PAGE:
New Diabetes Cases on the Rise
The number of new cases of type 2 diabetes increased from 4.8 per 1,000 people between 1995 and 1997 to 9.1 per 1,000 people between 2005 and 2007, HealthDay reports. Obesity is a leading cause of diabetes, according to the Centers for Disease Control and Prevention. The new data are published in the October 31 issue of the CDC's Morbidity and Mortality Weekly Report. The most new cases of type 2 diabetes were seen in southern states, including Alabama, Florida, Georgia, Kentucky, Louisiana, South Carolina, Tennessee, Texas, and West Virginia.
"The message that we want to get out is to promote lifestyle interventions for people who are at risk for diabetes," study author Karen Kirtland, a data analyst in the CDC's Division of Diabetes Translation, told HealthDay. "People who are at risk for the disease may be able to delay it or prevent it by losing weight, being physically active, and making healthy food choices."
Earlier this week, U.S. News's Michelle Andrews explored whether expensive diabetes drugs are worth the cost. Previously, Adam Voiland discussed how honey can help diabetics and explored whether your drinking water might be giving you diabetes, and Andrews described a new approach to managing diabetes.
Women Pay More for Individual Insurance Coverage
Women who purchase individual health insurance policies pay more for coverage than do men who are the same age, the New York Times reports. A woman's policy sometimes costs hundreds of dollars more per year than a similarly situated man's policy. Among the reasons for the disparity: Women between the ages of 19 and 55 typically need more-expensive care than men, particularly during their childbearing years. But even without maternity coverage—which, in the individual insurance market, is usually offered as an extra benefit at additional cost—women still pay more for coverage than men.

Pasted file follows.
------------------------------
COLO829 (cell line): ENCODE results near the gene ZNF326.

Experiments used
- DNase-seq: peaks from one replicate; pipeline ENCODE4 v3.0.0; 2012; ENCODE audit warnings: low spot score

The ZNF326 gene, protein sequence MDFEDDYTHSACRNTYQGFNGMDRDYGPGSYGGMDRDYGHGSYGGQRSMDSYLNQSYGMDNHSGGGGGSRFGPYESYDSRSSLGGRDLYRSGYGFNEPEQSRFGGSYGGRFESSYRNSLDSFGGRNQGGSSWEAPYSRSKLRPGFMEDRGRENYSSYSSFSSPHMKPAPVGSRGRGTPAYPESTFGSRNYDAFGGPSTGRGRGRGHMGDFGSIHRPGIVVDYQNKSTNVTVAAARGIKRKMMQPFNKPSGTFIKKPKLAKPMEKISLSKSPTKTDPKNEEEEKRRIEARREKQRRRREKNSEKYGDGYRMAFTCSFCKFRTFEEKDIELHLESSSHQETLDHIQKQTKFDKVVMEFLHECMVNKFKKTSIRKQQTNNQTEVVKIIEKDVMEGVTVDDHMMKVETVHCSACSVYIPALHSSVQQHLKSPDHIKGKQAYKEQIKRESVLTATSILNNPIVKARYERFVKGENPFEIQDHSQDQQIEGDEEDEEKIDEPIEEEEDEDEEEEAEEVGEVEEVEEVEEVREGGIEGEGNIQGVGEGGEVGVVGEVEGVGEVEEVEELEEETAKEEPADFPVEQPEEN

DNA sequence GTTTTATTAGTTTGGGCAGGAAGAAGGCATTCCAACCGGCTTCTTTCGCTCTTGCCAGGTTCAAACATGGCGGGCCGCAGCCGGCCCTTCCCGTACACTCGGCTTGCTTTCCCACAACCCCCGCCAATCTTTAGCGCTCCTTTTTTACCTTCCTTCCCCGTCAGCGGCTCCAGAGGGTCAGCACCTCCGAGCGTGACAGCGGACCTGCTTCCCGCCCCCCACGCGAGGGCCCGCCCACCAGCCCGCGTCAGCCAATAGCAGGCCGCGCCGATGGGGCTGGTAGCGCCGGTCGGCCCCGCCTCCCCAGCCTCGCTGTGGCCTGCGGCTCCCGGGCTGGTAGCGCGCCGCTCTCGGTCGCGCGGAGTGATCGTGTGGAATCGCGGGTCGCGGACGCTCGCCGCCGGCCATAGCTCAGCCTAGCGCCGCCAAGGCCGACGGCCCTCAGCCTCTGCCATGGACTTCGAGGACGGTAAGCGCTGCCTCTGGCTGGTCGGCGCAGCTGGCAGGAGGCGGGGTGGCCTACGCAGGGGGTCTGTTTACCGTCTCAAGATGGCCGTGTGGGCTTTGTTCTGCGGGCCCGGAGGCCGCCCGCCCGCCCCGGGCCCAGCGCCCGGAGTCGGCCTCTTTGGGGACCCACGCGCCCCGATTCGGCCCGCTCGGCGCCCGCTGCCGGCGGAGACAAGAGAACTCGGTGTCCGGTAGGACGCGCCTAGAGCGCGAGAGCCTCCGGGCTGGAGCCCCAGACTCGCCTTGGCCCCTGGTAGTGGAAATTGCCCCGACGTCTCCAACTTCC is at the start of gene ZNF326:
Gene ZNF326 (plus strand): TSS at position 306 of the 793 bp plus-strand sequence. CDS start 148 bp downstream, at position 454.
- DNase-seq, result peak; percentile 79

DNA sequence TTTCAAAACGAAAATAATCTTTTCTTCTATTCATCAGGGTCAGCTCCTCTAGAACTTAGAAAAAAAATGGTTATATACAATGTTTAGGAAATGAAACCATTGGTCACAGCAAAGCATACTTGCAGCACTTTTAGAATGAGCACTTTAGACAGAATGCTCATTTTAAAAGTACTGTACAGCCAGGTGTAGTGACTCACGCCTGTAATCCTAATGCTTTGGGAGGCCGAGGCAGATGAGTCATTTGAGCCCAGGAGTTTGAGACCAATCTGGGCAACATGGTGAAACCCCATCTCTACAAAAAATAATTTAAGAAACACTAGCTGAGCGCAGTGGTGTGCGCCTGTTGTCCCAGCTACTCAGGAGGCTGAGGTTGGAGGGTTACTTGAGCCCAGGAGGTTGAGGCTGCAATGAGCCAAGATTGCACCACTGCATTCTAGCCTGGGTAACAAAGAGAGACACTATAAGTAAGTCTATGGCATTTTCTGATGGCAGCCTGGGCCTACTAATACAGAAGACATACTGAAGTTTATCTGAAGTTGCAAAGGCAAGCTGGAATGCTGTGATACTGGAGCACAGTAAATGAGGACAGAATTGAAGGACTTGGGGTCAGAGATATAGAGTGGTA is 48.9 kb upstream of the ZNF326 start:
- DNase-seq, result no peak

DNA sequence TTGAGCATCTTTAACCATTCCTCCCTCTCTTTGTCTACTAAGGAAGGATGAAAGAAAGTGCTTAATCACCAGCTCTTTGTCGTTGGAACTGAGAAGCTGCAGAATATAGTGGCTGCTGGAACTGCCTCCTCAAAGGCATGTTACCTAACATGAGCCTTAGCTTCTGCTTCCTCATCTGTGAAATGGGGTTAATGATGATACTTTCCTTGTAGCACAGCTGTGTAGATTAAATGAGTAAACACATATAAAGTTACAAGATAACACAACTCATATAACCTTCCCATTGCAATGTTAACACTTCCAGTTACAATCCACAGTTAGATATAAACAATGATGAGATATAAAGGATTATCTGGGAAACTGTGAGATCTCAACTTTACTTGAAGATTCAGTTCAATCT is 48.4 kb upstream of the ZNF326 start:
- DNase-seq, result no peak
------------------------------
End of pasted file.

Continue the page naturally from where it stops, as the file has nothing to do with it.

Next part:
Finding the Right Therapy for Anxious Children
A study published online this week in the New England Journal of Medicine showed that cognitive behavioral therapy works as well as antidepressants for treating anxiety in children and that CBT and antidepressants combined are even better. CBT, a form of talk therapy, can help children struggling with mental illnesses such as anxiety disorders, obsessive-compulsive disorders, and depression. Unlike other forms of talk therapy, cognitive behavioral therapy focuses on teaching the patient practical skills.
U.S. News's Nancy Shute discusses options for mental health treatment of children.
Equal Coverage for Mental Health Care
Access to mental health care will soon be cheaper and easier for millions of Americans, thanks to a "mental health parity" law signed by President Bush this month, Nancy Shute reports. After a 10-year battle by health advocates, mental illnesses like depression and bipolar disorder, for example, will be given equal footing with heart disease or cancer on January 1, 2010. The new law doesn't cover everyone; most notably, employees of companies with 50 or fewer workers are excluded, as well as people who buy their own policies. But it comes as a great relief to those who will benefit.
—January W. Payne